It’s fair to say that all clothing is a form of communication. True, we need clothing for warmth and protection but few people would wear tea cozies or aluminum siding, even if they theoretically work. Even back when most clothing was animal products, the type of skin or leather and any adornments thereon could probably tell us a lot. And beads? They serve no purpose except communication.
Sarah Perry: In my experience, it is the norm, rather than the exception, for cited claims in popular science books and review papers to misstate the claims of their sources.
Researchers: “The existence of ancient asexual animal species like O. nova are difficult for evolutionary biologists to explain because asexual reproduction seems to be very disadvantageous in the long run.” But they were able to show it was true.
In a lively debate at Theology Unleashed, Christian surgeon Michael Egnor and atheist broadcaster Matt Dillahunty clash over “Does God exist?” Egnor starts off is opening arguments.
Miller quotes, “Indeed the language of neo-Darwinism is so careless that the words ‘divine plan’ can be substituted for ‘selection pressure’ in any popular work in the biological literature without the slightest disruption in the logical flow of argument. –
Robert G. B. Reid, Biological Emergences: Evolution by Natural Experiment, Pp. 37-38” That’s a devastating indictment, given that the whole point of Darwinism was to demonstrate that life could come into existence purely by random processes.
At 7,000–8,000 years old, they predate the domestication of camels (so far as we know). Ancient people get smarter every time we run into them.
Which raises a question: How much outgassing about “evolution” is intended to stifle curiosity and make it sound like we know things we don’t?
In a lively debate at Theology Unleashed, neurosurgeon Michael Egnor and broadcaster Matt Dillahunty clash over the existence of God. Each gets a chance to state his case and interrogate the other.
So the cell grows in a co-ordinated manner.
Hossenfelder has stumbled on a telling fact about science journalism. Often, the genuinely puzzling problem is ignored in favour of some a big whoop de do about an incidental find that doesn’t amount to much and may prove an artifact of data collection.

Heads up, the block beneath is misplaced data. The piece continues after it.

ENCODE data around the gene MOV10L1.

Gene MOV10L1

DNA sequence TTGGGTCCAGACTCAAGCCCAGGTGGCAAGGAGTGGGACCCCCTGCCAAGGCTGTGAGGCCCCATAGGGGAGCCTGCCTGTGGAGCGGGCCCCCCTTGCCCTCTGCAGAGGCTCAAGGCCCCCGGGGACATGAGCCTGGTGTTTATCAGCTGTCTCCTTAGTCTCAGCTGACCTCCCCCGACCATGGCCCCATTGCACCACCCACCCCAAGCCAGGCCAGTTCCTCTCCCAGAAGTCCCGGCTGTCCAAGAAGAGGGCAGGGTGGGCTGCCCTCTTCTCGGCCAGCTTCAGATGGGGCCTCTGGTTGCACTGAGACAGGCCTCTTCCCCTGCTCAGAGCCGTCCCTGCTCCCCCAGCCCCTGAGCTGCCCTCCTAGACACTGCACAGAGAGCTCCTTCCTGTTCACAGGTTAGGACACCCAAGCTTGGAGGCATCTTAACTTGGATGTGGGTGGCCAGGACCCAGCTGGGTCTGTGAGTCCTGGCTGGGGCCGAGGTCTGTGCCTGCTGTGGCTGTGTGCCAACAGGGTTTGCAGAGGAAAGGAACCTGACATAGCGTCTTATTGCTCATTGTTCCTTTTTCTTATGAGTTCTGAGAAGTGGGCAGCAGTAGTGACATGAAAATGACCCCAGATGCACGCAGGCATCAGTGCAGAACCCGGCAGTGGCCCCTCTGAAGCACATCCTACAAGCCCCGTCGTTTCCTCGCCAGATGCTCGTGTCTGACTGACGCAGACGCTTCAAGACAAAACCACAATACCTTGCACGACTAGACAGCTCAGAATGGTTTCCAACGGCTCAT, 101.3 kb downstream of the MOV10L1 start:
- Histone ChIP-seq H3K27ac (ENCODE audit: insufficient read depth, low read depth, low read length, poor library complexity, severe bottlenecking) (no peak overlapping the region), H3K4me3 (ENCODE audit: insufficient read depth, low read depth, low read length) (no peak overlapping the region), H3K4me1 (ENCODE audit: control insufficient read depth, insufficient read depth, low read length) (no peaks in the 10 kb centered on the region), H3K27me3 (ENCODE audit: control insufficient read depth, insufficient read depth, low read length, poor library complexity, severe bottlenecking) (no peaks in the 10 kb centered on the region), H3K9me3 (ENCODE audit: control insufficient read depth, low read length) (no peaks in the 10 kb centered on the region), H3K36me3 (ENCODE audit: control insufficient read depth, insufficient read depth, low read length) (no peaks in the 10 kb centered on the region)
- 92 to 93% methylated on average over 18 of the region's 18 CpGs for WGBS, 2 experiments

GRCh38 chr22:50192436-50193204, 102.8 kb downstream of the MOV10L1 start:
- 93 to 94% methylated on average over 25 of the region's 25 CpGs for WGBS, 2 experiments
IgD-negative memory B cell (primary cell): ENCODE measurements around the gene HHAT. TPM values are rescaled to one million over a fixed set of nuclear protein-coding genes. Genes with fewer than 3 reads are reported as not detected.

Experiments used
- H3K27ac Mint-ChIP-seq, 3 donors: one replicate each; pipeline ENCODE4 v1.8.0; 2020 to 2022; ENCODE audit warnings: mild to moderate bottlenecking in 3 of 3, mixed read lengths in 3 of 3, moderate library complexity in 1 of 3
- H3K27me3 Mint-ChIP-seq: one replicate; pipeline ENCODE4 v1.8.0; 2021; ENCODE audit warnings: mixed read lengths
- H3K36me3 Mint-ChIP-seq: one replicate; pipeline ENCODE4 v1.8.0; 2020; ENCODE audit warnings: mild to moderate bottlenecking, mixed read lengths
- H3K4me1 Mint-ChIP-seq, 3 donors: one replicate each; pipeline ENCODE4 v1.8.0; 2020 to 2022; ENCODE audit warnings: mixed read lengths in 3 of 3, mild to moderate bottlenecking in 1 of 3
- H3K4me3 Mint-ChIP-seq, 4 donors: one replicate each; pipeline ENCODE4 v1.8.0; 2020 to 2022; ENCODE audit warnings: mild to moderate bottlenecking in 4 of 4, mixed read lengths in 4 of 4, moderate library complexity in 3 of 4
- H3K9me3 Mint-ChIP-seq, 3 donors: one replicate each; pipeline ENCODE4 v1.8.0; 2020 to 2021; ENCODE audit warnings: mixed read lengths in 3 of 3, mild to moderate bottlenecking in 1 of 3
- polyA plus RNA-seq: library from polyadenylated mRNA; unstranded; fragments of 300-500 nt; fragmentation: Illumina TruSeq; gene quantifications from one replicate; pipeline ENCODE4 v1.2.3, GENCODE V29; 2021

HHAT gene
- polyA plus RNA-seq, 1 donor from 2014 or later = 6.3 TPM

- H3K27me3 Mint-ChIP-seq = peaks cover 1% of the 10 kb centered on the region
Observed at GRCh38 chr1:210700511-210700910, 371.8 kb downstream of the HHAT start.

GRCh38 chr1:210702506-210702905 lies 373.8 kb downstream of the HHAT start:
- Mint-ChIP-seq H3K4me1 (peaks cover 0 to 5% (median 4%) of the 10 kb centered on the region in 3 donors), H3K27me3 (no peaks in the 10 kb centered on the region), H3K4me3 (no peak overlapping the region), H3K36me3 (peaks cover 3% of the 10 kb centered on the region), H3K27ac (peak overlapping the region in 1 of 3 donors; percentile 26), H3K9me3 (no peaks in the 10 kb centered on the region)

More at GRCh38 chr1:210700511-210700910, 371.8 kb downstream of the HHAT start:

Sheldon: Translating, Ethan is saying that the old 20th century materialism that says “entropy” or “information” emerges from the particles is being replaced by a 21st century view that “entropy” or “information” is fundamental and the material particles emerge from the immaterial field.
Swedish mathematician Ola Hössjer, who is working on a general theory of fine tuning, sees the beauty of mathematics in the fact that seemingly unrelated features in cosmology and biology can be modeled using similar concepts.
Wait. If atheist neurologist blogger Steven Novella is right, the science presenters in media must be speaking a different language from the rest of us. The impression that he says they don’t convey (“insight into the ultimate nature of reality”), they in fact do — by a variety of means. That’s okay, of course, until the whipped cream hits the fan.
Apparently, constraint is quite strict. That’s a problem for vast claims about natural selection.
We wish Jacques van Helden and his co-authors good luck getting an honest discussion going. It’s not like China is going to become transparent anytime soon. In any event, few virus researchers would want to be told bluntly that, because gain-of-function research in viruses can go badly wrong, they now face controls. Some nations wouldn’t heed the controls. And nature never responds – on her own – to calls for clarification. Most likely, whatever happened with COVID will need to happen again a few more times until a pattern develops. Then we’ll see. It doesn’t help that Lancet itself became politicized in recent years.